Stalking ban to stop offenders contacting or approaching victims

Offenders risk being jailed for five years if they breach new rules

Kate Ng
Sunday 19 January 2020 15:39 GMT
More support is needed for victims of stalking
More support is needed for victims of stalking (Tom Pilston/Rex)

Police will be given powers to stop stalkers from contacting or approaching their victims during investigations from Monday.

The Stalking Protection Order will come into force in England and Wales and are designed to allow police to act at “the earliest opportunity” to protect victims and take tougher steps on stalkers.

The civil order would stay in place for a minimum of two years and those who breach it risk being jailed for five years.

Courts can also use the new ruling to force alleged stalkers to seek professional help and urgent cases could be fast-tracked with an interim order imposed.

According to the Crime Survey for England and Wales, nearly one in five women and one in 10 men over 16 years old have experienced being stalked.

The news was welcomed by campaigners and victims, but only if it is “used correctly” and police move quickly to stop stalkers in their tracks.

One woman, who wished to remain anonymous for her safety, told the The The Independent she plans to ask police to enforce the new court order against a man who she says has turned up at her home address and workplace.

Despite blocking him on all social media platforms and eventually deleting her accounts, he continued finding ways to contact her and “wouldn’t take no for an answer”.

“In the end I told him I would go to the police,” she said. “The thing is, you have to prove the stalking before anything is done and even though I told the police I was frightened, I had to keep ringing them every time he turned up outside my house.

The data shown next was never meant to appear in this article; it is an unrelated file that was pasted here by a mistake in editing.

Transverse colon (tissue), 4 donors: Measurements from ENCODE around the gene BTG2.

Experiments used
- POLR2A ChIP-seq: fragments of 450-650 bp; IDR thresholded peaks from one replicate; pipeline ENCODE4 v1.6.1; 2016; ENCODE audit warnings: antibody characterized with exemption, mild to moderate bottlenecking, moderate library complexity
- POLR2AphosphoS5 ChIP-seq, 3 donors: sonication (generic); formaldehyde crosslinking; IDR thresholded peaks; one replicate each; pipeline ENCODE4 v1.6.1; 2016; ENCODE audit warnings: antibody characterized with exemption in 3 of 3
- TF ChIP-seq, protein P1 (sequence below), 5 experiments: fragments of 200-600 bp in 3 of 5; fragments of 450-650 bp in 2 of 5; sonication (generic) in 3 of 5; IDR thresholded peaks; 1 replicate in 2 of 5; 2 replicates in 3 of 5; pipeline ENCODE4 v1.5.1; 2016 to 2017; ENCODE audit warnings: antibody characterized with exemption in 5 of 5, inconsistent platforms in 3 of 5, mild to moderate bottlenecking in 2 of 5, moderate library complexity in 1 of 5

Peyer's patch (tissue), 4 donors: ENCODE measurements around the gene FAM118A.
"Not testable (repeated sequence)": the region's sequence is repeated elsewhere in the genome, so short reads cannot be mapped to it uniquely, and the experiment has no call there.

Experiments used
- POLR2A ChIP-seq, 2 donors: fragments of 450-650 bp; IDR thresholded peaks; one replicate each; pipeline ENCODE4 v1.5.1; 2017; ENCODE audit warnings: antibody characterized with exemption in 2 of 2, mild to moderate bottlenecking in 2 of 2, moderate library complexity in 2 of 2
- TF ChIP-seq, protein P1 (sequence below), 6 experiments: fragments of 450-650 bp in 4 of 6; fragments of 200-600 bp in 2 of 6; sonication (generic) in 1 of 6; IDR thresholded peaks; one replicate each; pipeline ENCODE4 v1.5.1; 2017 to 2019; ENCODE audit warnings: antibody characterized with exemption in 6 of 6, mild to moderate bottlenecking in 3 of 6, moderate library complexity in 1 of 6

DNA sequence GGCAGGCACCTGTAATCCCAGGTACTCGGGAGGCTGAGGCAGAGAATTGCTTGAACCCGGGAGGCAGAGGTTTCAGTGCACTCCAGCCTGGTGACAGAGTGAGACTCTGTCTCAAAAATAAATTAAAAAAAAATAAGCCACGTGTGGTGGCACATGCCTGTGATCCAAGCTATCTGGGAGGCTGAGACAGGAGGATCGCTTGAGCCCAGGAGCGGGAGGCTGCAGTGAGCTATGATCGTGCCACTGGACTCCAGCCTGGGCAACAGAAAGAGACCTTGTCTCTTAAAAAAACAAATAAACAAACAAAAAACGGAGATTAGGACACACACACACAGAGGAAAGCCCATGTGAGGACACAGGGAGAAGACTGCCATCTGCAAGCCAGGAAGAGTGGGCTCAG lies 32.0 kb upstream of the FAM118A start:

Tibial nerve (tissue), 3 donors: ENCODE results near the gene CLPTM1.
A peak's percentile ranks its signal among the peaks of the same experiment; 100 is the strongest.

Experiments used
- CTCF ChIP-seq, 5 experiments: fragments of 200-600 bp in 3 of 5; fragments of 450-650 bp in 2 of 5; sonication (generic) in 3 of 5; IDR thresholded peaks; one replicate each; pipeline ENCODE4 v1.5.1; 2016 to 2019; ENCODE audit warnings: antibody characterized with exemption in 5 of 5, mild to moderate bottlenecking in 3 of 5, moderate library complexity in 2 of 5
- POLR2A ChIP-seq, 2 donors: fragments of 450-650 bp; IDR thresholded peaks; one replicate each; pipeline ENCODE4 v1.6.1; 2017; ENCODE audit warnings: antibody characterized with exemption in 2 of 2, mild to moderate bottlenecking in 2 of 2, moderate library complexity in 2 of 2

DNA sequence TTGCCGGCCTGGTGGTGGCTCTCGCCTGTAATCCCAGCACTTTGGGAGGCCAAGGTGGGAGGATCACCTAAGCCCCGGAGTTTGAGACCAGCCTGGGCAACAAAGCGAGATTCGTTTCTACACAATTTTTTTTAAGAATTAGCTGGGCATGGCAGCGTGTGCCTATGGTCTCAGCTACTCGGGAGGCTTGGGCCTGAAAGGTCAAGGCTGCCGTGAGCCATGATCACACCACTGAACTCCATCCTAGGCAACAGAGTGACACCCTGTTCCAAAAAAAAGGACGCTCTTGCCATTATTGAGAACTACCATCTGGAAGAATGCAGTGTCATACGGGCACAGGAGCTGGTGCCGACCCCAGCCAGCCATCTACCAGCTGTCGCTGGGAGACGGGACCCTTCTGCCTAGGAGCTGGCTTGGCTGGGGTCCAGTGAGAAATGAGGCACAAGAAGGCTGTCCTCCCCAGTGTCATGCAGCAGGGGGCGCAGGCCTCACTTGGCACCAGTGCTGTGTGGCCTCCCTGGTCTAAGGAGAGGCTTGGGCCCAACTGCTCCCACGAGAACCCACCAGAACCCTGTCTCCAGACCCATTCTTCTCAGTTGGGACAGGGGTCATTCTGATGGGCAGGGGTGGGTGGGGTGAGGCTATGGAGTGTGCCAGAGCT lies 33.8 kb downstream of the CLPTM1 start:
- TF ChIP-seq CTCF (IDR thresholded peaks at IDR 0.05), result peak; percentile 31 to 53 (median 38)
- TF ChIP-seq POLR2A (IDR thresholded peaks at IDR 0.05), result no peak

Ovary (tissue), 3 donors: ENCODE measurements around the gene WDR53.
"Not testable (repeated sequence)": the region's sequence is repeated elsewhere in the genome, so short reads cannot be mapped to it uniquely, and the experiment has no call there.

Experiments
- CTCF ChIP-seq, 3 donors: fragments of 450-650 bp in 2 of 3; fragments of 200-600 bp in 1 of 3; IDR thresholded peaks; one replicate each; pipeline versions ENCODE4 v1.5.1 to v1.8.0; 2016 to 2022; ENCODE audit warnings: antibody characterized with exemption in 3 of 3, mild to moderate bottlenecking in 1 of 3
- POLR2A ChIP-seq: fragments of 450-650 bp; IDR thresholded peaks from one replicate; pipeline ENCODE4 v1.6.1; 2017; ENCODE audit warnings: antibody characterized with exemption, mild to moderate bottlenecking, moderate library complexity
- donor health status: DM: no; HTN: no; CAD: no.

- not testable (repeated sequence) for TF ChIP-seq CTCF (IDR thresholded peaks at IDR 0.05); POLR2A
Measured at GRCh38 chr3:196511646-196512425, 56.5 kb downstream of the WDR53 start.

“I think the police spoke to him because he was very angry that I called them. They told me to keep a diary of everything as well as all the messages as evidence.

“I felt like I had to prove it before anything would be done and meanwhile I was scared to walk to work.”

She told The Independent the last time he contacted her was on New Year’s Eve to tell her “he was watching me”, after four months of silence.

“It’s like he’s become obsessed and thinks he has some right to see me,” she added. “I think he needs help because if he’s not doing it to me I expect he will do it to another woman.”

Clive Ruggles, of the Alice Ruggles Trust, said the orders were a “powerful new tool” but emphasised that it is “critical” there was no delay in arresting those who breach them.

“Any other response may well escalate the risk to the victim,” he said.

Mr Ruggles’ daughter Alice was murdered by her jealous ex-boyfriend who stalked her for weeks.

At the time, she contacted Northumbria Police about his threatening behaviour but opted not to have him arrested. A domestic homicide review into the incident found the police should have made that decision and it should not have been left to the victim.

Mr Ruggles said the existence of SPOs could have made a “critical difference” in Alice’s case.

Professor Jane Monckton-Smith, a specialist researcher in homicide stalking and coercive control at the University of Gloucestershire, said: “I think the orders could be really useful if they are used correctly.”

But she added breaches could put victims in serious danger and must be taken seriously by the courts.

“Stalkers by their nature are obsessive and will keep going and going until they are stopped,” she said.

Victoria Atkins, minister for safeguarding and vulnerability, said: “I am determined that we do everything we can to better protect victims and new Stalking Protection Orders will help the police to intervene and take action against perpetrators at the earliest opportunity.”

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